Wednesday, August 13, 2008

The Prince and GM: A Potential Bundle of Problems

Except when inundated with repeated stories about medal hauls, it would have been difficult to miss Prince Charles's comments on the GM agriculture debate in the news today.

In an interview with the Daily Telegraph, Prince Charles criticised the terms of the debate: "What we should be talking about is food security, not food production - that is what matters and that is what people will not understand."

Although branded a Luddite by Des Turner, Labour MP and member of the Commons science committee, can this statement really be dismissed out-of-hand? Des Turner stated in the same article: "In some developing countries, where for instance there is a problem with drought or salinity, if you can develop salt or drought-resistant crops there are great benefits." But is it really clear that the transfer of GM technology to this part of the world has really been this efficient or philanthropic? Or is this just the query of a troubled misanthrope?

Far be it from me, an Australian, to unpick a statement of the UK's leading republicanism campaign group, but Republic is reported by the BBC as saying "Prince Charles is quickly making his position as heir to the throne untenable with his meddling in politics." So it's accepted that GM is a political debate, not just one over the grocery trolley?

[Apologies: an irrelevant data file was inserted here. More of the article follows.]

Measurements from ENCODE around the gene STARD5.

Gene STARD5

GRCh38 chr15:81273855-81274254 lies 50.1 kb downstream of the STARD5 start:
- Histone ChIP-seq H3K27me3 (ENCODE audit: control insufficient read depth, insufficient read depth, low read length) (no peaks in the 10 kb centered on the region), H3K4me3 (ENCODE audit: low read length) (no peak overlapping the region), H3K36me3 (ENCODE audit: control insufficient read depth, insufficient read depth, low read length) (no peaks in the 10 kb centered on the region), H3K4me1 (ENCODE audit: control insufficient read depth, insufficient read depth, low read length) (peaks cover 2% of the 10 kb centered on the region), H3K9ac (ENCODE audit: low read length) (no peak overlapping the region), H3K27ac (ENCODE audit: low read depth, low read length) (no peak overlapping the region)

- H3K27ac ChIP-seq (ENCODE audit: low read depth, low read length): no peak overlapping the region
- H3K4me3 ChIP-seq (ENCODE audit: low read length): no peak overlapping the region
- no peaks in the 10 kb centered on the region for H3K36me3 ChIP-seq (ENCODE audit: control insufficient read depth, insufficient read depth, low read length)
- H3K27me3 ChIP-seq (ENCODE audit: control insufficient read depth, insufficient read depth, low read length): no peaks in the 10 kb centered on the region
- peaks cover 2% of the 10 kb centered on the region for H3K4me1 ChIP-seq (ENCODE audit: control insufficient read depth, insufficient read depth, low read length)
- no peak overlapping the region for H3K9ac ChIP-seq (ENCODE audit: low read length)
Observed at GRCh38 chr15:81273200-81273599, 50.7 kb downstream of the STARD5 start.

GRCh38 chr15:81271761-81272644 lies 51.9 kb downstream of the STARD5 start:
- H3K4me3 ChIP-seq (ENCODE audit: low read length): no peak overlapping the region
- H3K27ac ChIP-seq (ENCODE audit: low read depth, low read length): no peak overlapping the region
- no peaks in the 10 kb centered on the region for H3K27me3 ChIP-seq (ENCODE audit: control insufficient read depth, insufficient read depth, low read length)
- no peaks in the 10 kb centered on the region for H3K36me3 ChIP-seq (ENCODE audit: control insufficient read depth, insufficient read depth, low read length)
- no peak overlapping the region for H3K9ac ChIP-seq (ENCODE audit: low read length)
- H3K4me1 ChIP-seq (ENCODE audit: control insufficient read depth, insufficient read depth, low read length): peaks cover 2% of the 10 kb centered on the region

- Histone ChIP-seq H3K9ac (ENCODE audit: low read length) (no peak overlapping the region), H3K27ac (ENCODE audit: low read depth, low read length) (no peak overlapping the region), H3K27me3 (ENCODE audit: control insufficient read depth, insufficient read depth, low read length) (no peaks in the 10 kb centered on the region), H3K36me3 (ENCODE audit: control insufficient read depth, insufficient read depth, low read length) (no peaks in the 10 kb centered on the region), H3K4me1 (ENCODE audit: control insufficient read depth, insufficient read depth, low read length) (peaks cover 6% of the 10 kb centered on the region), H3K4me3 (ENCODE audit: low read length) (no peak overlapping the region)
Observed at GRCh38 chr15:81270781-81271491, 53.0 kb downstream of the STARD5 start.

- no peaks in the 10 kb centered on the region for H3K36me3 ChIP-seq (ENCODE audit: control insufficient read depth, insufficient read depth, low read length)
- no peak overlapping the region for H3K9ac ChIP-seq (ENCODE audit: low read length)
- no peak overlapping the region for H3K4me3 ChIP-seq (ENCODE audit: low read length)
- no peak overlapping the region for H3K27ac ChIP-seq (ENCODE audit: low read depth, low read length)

Perhaps providing greater insight into the issues of the UK debate are the farmers themselves. In an interview broadcast by the BBC today, Michael Hart of the Small and Family Farmers' Alliance set out the real terms of the problem. He explained that when purchasing GM seed, farmers must agree to purchase the "related" products as well, including pesticides, fertiliser and so on. And of course, contrary to 1000s of years in farming traditions around the world, farmers cannot ordinarily save seed from their crops because to do so would usually infringe any patent or plant variety right on the seed they have purchased (because it amounts to keeping a protected product outside the terms of the licence).

Apart from the obvious concern with the obstacles presented by intellectual property rights to traditional farming methods, what should also be considered are the competition concerns with what sounds like licences that are "bundling" products. Bundling is where a company, which is found to be in a dominant position in the market, sells two or more products together as a bundle, charging more for the bundle than for the component parts. Assuming that the seed is not incompatible with every other fertiliser and pesticide on the market, then if a seed company is shown to be dominant within the market, it may well be acting anti-competitively because it causes customers to purchase seeds and related products as a "bundle" from that company only. As Michael Hart put it, it's the "package deal" that is the problem.
The Luddites rioted against the changes of industrialisation when machines threatened their employment and owners could replace artisans with unskilled labour. Today, loss of traditional skills and diversity of knowledge in trades is being lamented. This is not to say that industrialisation was a negative and undesirable process, but the debate is far more complex than a mere comedy in technophobia. The technology perhaps requires some diversity and innovation from all participants and potential beneficiaries in the way in which it is introduced and managed.

In principle, were the Luddites really far wrong?

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